Importantly, a third of the 36 patients diagnosed as behaviorally unresponsive on the CSR-R test who were scanned with FDG-PET showed brain activity consistent with the presence of some consciousness. Nine patients in this group subsequently recovered a reasonable level of consciousness.
According to Professor Laureys, “We confirm that a small but substantial proportion of behaviorally unresponsive patients retain brain activity compatible with awareness. Repeated testing with the CRS–R complemented with a cerebral FDG-PET examination provides a simple and reliable diagnostic tool with high sensitivity towards unresponsive but aware patients. fMRI during mental tasks might complement the assessment with information about preserved cognitive capability, but should not be the main or sole diagnostic imaging method.”
The authors point out that the study was done in a specialist unit focusing on the diagnostic neuroimaging of disorders of consciousness, so getting it used in less specialist units might be more challenging.
Commenting on the study, Sleigh and Warnaby add, “From these data, it would be hard to sustain a confident diagnosis of unresponsive wakefulness syndrome solely on behavioral grounds, without PET imaging for confirmation…[This] work serves as a signpost for future studies. Functional brain imaging is expensive and technically challenging, but it will almost certainly become cheaper and easier. In the future, we will probably look back in amazement at how we were ever able to practice without it.”
Abstract of The Lancet paper
Background – Bedside clinical examinations can have high rates of misdiagnosis of unresponsive wakefulness syndrome (vegetative state) or minimally conscious state. The diagnostic and prognostic usefulness of neuroimaging-based approaches has not been established in a clinical setting. We did a validation study of two neuroimaging-based diagnostic methods: PET imaging and functional MRI (fMRI).
Methods – For this clinical validation study, we included patients referred to the University Hospital of Liège, Belgium, between January, 2008, and June, 2012, who were diagnosed by our unit with unresponsive wakefulness syndrome, locked-in syndrome, or minimally conscious state with traumatic or non-traumatic causes. We did repeated standardised clinical assessments with the Coma Recovery Scale—Revised (CRS—R), cerebral 18F-fluorodeoxyglucose (FDG) PET, and fMRI during mental activation tasks. We calculated the diagnostic accuracy of both imaging methods with CRS—R diagnosis as reference. We assessed outcome after 12 months with the Glasgow Outcome Scale—Extended.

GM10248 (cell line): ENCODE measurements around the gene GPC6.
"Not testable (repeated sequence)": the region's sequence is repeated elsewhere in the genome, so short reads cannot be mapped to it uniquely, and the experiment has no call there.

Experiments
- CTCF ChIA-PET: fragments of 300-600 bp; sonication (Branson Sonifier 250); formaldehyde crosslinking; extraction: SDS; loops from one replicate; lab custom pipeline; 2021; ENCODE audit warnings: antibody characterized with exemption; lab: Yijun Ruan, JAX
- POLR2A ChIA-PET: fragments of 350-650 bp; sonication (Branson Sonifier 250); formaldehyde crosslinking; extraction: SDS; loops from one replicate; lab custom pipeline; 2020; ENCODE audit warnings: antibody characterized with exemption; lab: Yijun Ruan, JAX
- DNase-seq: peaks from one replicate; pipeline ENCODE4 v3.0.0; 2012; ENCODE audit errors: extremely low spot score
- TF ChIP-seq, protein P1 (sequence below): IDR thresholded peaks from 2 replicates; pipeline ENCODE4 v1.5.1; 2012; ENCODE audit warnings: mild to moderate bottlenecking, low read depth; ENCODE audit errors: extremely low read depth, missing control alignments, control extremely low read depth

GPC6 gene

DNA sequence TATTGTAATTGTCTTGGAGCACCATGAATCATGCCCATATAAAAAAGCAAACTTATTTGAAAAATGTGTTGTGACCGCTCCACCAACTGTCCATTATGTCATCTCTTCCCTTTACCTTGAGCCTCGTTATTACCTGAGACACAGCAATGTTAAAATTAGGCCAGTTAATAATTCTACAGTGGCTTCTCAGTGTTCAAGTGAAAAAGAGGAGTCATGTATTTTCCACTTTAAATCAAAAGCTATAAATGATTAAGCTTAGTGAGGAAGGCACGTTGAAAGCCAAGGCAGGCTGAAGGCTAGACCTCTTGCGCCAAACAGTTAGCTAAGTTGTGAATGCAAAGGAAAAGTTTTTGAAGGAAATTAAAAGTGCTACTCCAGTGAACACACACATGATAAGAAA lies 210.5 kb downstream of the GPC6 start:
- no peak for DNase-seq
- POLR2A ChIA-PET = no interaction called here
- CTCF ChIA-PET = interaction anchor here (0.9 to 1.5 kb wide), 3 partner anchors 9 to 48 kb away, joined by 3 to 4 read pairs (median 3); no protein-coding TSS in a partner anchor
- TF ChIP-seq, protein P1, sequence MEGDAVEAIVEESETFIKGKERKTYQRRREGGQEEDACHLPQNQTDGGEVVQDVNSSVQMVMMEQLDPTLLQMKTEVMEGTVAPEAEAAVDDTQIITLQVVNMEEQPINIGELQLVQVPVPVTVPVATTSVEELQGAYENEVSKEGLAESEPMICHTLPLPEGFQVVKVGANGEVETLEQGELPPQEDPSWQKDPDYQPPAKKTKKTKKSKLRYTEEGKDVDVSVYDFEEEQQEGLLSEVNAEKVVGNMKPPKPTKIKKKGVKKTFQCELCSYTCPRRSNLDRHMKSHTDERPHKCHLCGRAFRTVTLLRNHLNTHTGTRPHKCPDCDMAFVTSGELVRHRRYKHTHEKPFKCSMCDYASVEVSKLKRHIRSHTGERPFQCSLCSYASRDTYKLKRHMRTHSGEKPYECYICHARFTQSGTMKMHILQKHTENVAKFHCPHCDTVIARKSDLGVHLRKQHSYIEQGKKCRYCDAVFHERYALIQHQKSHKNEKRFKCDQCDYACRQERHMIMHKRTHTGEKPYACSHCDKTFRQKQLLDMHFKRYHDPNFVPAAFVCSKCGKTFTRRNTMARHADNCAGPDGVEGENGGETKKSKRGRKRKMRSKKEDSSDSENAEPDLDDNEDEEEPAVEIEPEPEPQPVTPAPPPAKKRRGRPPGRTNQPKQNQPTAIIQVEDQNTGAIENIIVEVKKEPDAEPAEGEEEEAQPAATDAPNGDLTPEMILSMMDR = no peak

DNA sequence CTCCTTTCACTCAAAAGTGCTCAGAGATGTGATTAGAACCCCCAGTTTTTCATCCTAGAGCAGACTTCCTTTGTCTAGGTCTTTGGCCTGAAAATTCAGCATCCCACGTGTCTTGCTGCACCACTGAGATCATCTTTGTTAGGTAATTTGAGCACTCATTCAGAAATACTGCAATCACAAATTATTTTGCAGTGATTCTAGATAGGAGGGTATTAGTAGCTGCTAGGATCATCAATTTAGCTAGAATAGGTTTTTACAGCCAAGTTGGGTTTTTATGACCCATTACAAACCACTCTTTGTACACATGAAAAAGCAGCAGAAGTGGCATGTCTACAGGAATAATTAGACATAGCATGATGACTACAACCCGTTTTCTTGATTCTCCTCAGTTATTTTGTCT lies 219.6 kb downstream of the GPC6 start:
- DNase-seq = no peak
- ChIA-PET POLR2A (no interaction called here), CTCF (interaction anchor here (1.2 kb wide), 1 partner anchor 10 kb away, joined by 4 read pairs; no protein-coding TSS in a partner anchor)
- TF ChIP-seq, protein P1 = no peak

Findings – We included 41 patients with unresponsive wakefulness syndrome, four with locked-in syndrome, and 81 in a minimally conscious state (48=traumatic, 78=non-traumatic; 110=chronic, 16=subacute). 18F-FDG PET had high sensitivity for identification of patients in a minimally conscious state (93%, 95% CI 85—98) and high congruence (85%, 77—90) with behavioural CRS—R scores. The active fMRI method was less sensitive at diagnosis of a minimally conscious state (45%, 30—61) and had lower overall congruence with behavioural scores (63%, 51—73) than PET imaging. 18F-FDG PET correctly predicted outcome in 75 of 102 patients (74%, 64—81), and fMRI in 36 of 65 patients (56%, 43—67). 13 of 42 (32%) of the behaviourally unresponsive patients (ie, diagnosed as unresponsive with CRS—R) showed brain activity compatible with (minimal) consciousness (ie, activity associated with consciousness, but diminished compared with fully conscious individuals) on at least one neuroimaging test; 69% of these (9 of 13) patients subsequently recovered consciousness.
Interpretation – Cerebral 18F-FDG PET could be used to complement bedside examinations and predict long-term recovery of patients with unresponsive wakefulness syndrome. Active fMRI might also be useful for differential diagnosis, but seems to be less accurate.
Funding – The Belgian National Funds for Scientific Research (FNRS), Fonds Léon Fredericq, the European Commission, the James McDonnell Foundation, the Mind Science Foundation, the French Speaking Community Concerted Research Action, the University of Copenhagen, and the University of Liège.